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|Title:||Localization and driving behavior classification with smartphone sensors in direct absence of global navigation satellite systems||Authors:||Antoniou, Constantinos
Panagopoulos, Athanasios D.
Yannis, George D.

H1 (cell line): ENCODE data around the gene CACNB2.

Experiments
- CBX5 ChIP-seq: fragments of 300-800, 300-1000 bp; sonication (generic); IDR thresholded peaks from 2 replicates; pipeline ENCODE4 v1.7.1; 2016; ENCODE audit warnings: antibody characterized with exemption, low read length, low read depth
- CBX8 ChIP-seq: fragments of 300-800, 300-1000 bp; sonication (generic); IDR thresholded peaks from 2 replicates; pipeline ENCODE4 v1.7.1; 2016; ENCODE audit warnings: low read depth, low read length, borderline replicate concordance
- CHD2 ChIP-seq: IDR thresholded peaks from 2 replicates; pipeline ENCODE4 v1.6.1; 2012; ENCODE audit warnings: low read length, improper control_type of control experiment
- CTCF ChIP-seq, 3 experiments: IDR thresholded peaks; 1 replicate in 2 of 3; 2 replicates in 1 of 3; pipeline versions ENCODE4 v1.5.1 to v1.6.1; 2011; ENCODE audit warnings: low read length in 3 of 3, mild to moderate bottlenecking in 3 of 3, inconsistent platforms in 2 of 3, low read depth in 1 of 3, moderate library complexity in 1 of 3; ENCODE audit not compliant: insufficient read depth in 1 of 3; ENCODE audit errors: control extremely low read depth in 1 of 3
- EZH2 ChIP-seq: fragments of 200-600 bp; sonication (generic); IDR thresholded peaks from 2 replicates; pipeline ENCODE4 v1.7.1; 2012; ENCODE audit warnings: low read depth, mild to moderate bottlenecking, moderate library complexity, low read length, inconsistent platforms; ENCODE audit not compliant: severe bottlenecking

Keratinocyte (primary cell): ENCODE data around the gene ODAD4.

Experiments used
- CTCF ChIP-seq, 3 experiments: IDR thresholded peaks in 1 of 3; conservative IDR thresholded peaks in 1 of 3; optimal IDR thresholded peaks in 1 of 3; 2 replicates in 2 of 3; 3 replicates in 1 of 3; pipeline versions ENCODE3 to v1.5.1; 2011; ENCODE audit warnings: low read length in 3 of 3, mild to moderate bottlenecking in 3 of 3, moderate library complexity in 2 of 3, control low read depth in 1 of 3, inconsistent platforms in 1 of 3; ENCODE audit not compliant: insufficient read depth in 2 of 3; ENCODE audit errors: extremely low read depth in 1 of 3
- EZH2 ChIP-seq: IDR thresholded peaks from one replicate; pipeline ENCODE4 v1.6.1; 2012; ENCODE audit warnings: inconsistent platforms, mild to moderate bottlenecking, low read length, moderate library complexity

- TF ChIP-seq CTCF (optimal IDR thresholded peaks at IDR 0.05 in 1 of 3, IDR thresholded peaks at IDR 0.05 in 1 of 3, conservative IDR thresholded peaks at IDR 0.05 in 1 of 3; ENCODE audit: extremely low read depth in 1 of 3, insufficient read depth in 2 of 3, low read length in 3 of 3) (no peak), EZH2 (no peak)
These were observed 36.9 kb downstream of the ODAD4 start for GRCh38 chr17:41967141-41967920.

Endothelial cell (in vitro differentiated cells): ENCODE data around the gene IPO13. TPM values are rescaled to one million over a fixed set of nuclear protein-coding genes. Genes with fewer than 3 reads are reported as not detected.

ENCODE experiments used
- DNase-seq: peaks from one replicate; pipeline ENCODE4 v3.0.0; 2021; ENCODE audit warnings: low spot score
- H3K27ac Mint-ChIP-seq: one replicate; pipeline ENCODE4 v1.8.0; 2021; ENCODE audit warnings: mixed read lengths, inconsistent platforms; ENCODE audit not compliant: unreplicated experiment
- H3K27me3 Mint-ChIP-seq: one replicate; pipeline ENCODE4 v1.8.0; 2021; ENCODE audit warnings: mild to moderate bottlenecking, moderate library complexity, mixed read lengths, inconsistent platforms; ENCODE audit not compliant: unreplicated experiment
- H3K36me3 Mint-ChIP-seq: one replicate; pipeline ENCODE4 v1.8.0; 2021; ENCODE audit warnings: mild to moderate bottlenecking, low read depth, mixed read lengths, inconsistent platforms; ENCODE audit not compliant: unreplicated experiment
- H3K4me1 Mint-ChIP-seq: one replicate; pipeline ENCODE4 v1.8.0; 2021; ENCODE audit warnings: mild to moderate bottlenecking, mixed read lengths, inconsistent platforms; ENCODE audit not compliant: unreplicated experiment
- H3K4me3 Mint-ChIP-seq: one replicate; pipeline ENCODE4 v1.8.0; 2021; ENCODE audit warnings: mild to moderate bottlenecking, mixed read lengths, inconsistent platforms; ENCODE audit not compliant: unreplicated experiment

|Keywords:||Global navigation;Satellite systems;Smartphones;Transportation||Category:||Civil Engineering;Civil Engineering||Field:||Engineering and Technology||Issue Date:||1-Jan-2015||Publisher:||National Research Council||Source:||Transportation Research Record, 2015, Volume 2489, Pages 66-76||metadata.dc.doi:||10.3141/2489-08||Abstract:||Global navigation satellite systems have tremendous impact and potential in the development of intelligent transportation systems and mobility services and are expected to deliver significant benefits, including increased capacity, improved safety, and decreased pollution. However, there are situations in which there might not be direct location information about vehicles, for example, in tunnels and in indoor facilities such as parking garages and commercial vehicle depots. Various technologies can be used for vehicle localization in these cases, and other sensors that are currently available in most modern smartphones, such as accelerometers and gyroscopes, can be used to obtain information directly about the driving patterns of individual drivers. The objective of this research is to present a framework for vehicle localization and modeling of driving behavior in indoor facilities or, more generally, facilities in which global navigation satellite system information is not available. Localization technologies and needs are surveyed and the adopted methodology is described. The case studies, which use data from multiple types of sensors (including accelerometers and gyroscopes from two smartphone platforms as well as two reference platforms), provide evidence that the opportunistic smartphone sensors can be useful in identifying obstacles (e.g., speed humps) and maneuvers (e.g., U-turns and sharp turns). These data, when crossreferenced with a digital map of the facility, can be useful in positioning the vehicles in indoor environments. At a more macroscopic level, a methodology is presented and applied to determine the optimal number of clusters for the drivers' behavior with a mix of suitable indexes.||URI:||http://ktisis.cut.ac.cy/handle/10488/9493||ISSN:||03611981||Rights:||Copyright © 2015 National Academy of Sciences. All rights reserved.||Type:||Article|
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